How much does economic inequality cost? Two new studies

Two new studies attempt to take a look at the cost of inequality. The first and most quantifiable, of the two attempted to measure the actual economic cost of inequality in the UK.

The Equality Trust thinktank looked at statistics related to the impact on health, wellbeing and crime rates. They estimated that the annual cost to the British economy was £39bn a year.

According to the Guardian:
"Researchers pointed to the fact that the 100 wealthiest people in the UK have as much money as the poorest 18 million – 30% of all people – and said that the consequences of such unusually high rates of inequality needed to be acknowledged by politicians..." more
Of course this is a UK study, not Canadian but at the moment we have a Prime Minister who doesn't like research, or studies, or statistics (odd for someone who can barely complete a sentence without mentioning his economics background). At any rate, we're unlikely to get our own study anytime soon. The point is that, yes, economic inequality costs money.

The second, less quantifiable but less optimistic, study was actually funded by NASA. The research by the US National Science Foundation-supported National Socio-Environmental Synthesis Center found that "industrial civilisation could collapse in coming decades due to unsustainable resource exploitation and increasingly unequal wealth distribution," according to the Guardian.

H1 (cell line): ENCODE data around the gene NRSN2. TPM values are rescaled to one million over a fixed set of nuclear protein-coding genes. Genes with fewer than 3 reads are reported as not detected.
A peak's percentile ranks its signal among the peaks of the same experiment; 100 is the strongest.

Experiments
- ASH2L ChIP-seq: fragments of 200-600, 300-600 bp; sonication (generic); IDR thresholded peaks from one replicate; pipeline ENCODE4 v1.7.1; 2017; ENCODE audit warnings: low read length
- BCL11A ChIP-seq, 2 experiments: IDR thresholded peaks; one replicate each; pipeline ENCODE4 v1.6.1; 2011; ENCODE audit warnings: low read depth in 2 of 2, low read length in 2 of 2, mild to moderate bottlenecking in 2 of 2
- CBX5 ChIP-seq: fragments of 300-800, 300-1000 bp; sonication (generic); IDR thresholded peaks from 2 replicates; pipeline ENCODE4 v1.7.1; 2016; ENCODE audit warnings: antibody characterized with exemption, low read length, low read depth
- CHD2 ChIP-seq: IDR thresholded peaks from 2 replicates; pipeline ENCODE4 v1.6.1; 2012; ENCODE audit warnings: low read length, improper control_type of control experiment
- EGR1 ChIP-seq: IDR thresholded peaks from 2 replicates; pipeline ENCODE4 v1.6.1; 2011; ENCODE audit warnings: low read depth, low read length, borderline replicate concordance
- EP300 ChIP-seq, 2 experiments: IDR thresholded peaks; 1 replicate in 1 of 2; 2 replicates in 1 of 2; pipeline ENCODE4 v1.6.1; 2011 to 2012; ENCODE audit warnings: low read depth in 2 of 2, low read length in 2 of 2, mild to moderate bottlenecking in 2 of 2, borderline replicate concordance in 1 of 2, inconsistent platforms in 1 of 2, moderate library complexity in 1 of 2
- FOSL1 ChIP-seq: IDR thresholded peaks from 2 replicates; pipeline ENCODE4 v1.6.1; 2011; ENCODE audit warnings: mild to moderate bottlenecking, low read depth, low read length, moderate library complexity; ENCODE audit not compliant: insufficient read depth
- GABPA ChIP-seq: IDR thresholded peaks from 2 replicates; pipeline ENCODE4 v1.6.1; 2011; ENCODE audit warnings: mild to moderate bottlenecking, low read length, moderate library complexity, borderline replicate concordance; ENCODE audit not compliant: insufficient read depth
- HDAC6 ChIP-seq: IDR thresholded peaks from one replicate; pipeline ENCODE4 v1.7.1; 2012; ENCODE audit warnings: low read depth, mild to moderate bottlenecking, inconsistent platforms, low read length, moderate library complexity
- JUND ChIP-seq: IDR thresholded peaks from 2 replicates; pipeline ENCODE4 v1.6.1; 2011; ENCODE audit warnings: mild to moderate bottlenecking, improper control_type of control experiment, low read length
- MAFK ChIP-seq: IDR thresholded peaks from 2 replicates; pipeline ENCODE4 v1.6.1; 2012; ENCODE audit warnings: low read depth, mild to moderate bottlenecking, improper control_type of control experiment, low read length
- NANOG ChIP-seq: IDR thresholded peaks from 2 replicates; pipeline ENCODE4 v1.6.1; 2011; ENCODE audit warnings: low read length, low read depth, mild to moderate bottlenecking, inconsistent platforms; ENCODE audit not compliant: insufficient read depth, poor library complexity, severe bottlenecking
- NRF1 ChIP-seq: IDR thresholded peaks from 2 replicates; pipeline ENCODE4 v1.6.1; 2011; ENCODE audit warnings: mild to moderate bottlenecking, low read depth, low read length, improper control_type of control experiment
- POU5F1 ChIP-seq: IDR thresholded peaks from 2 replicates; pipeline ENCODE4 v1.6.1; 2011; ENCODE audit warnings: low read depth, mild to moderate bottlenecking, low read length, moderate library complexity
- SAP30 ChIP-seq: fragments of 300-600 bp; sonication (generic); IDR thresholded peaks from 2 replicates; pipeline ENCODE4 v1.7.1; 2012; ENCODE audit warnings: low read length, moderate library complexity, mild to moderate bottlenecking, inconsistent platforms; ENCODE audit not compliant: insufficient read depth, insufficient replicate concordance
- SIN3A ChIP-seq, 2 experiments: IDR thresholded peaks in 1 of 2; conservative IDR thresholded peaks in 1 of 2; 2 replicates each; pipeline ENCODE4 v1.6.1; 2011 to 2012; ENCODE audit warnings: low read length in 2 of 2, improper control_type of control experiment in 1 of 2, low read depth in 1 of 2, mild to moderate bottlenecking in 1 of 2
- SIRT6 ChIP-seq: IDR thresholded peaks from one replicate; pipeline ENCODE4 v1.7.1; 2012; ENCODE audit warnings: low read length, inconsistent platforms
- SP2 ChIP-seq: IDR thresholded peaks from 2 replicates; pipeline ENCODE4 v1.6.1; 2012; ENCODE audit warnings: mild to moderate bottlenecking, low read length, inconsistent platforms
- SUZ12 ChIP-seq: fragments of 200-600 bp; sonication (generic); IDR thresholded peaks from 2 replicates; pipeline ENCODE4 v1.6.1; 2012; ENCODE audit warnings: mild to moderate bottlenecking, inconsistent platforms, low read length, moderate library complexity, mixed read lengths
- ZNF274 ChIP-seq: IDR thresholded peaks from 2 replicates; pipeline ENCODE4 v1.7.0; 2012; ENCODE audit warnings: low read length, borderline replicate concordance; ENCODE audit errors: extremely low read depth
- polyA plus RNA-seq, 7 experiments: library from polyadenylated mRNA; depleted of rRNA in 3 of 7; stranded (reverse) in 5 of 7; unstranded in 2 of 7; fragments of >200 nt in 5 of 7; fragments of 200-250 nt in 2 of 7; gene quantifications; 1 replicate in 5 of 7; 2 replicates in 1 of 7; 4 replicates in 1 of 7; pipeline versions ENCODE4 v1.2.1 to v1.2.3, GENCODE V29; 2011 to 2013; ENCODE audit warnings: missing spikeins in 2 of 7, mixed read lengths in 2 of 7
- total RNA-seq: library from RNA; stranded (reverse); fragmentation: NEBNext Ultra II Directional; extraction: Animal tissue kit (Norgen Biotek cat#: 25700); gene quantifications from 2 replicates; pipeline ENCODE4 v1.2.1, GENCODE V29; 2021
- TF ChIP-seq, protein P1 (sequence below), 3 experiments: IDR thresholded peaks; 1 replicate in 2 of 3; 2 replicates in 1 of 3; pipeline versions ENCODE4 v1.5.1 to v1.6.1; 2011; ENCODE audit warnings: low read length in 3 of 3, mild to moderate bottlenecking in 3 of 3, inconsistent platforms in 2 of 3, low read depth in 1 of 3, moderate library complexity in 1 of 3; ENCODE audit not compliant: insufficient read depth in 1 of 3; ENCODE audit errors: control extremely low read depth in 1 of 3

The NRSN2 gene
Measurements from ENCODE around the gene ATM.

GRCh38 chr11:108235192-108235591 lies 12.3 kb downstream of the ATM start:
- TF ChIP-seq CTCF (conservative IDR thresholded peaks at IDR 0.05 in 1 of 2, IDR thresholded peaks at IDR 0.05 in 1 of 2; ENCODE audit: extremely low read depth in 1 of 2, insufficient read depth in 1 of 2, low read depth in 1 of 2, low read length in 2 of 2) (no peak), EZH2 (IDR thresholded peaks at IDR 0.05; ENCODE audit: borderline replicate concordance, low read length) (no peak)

...Elite wealth monopolies mean that they are buffered from the most "detrimental effects of the environmental collapse until much later than the Commoners", allowing them to "continue 'business as usual' despite the impending catastrophe." The same mechanism, they argue, could explain how "historical collapses were allowed to occur by elites who appear to be oblivious to the catastrophic trajectory (most clearly apparent in the Roman and Mayan cases)."
The researchers in the second study looked at past civilizations and how they fared at times when natural resources became scarce and economic resources were disproportionately in the hands of a small minority.

This research, combined with a recent study showing that 47 percent of US jobs will be automated within two decades paints a fairly bleak economic picture for the west (and the rest too).

Over the next decade or two we have to find a way to share the wealth, end poverty and drastically reduce inequality. We have to do all of this while, at the same time, reducing our consumption of natural resources, while the population and life expectancies increase.

Somehow I do not think that the Harper Governments Economic Action Plan is the solution we need. It only seems to create jobs for people in advertising who make commercials for the Economic Action Plan.

Of course I haven't heard any real solutions from the Liberals or the NDP either. I think it's time for everyone in every party, in every country to learn the term basic income supplement, or something very like it.

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